Analyzing The Proof Set Market 

Market strategists often dole out the common wisdom,“buy low, sell high.” Certainly, prices for proof sets across the board are lower now than they have been in decades. But is this a “buy low” opportunity? If so, what should these buyers set their sights on? Why has the market for proof sets slipped? Could anything bring proof sets back into the fore?

Harry Miller, owner-operator of Miller’s Mint LTD in Patchogue, New York, answers these questions with candid insight. While he may not be thrilled about there the market stands today for proof sets, unlike some who patently write off these mint products as being dead in the water, Miller says there is some sparkle left in the proof set arena, and he even sheds light on at least one way these once-popular products could become hot items again. 

“The proof set market is the way it’s been now for at least the last five or six years – pretty weak and with relatively little collector demand,” Miller says. “Most seasoned collectors don’t buy proof sets, or if they do they’ll buy one from each year or certain specific years. But they don’t buy in bulk anymore like they used to, stocking up for the kids or grandkids. Millennials aren’t really interested in collecting anything, including coins.”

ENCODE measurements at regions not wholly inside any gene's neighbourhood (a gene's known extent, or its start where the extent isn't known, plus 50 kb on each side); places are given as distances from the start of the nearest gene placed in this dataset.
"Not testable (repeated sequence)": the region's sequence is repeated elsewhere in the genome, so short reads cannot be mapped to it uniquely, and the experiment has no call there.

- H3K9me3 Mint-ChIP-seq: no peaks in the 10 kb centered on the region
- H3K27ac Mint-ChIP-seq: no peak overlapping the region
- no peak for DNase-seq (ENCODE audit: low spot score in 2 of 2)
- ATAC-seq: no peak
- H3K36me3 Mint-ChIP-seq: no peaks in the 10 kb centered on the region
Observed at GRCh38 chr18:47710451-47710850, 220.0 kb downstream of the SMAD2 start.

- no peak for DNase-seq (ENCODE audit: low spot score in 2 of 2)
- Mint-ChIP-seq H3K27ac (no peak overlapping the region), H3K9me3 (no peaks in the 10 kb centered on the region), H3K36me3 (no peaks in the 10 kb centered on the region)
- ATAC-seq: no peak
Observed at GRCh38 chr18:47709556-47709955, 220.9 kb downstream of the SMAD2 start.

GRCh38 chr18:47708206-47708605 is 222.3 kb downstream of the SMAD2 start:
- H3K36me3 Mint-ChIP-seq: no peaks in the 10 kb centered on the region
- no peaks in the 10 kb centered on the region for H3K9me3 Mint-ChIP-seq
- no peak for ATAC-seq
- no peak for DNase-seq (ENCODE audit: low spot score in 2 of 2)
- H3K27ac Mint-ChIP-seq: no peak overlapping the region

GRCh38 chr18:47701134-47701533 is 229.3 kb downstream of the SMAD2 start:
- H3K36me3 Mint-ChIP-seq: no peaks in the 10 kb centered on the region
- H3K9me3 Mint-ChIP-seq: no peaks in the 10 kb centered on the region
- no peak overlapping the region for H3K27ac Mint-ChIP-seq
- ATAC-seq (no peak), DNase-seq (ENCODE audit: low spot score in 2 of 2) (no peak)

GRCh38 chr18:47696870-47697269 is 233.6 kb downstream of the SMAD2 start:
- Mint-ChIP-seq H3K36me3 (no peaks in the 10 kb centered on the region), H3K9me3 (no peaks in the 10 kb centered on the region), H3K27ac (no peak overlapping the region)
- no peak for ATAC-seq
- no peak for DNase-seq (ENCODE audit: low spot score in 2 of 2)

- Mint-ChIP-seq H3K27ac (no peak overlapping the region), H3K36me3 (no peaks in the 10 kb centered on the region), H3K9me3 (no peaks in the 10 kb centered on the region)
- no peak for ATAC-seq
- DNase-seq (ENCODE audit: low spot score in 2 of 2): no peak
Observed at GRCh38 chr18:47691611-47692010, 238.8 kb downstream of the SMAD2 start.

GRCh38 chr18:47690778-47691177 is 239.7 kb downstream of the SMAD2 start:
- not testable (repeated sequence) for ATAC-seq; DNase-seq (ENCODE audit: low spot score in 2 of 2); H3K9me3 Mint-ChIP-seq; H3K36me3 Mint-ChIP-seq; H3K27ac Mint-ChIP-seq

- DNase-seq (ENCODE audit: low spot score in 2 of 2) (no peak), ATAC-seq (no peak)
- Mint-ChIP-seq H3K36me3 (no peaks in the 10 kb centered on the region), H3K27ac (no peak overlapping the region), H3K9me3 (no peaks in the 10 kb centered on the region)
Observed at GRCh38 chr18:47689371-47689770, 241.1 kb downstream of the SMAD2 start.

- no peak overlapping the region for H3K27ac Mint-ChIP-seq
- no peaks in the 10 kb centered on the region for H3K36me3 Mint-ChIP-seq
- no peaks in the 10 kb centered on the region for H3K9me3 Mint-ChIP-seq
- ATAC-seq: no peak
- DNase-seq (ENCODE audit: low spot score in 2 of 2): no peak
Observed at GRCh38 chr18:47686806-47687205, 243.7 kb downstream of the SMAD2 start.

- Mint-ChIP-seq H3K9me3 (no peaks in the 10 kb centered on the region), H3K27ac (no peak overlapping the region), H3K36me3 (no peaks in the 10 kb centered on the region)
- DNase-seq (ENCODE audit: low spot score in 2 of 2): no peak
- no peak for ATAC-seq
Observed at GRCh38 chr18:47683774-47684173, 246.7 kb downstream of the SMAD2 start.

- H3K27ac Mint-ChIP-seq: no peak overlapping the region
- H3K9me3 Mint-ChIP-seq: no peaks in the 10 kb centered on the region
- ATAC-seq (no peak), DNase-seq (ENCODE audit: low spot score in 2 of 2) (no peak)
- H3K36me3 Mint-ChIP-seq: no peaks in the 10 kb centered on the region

Still, there are many collectors who buy proof sets in the pursuit of unclaimed varieties, super-grade (PF69 or better) pieces, or other rarities. Indeed, cherrypicking opportunities are still ripe for astute collectors and dealers who comb through proof sets from places where the previous owners may not have checked for such lucrative finds. “Many estate owners are not sophisticated with numismatics and therefore don’t think to look for errors, varieties, and other things. You can still find missing mintmarks and even Type II varieties with the 1979 and 1981 proof sets,” he said. “Ironically, I just bought five 1979 proof sets from another dealer and found Type IIs there. So, it’s certainly still possible to make some great finds with proof sets if you know what to look for.”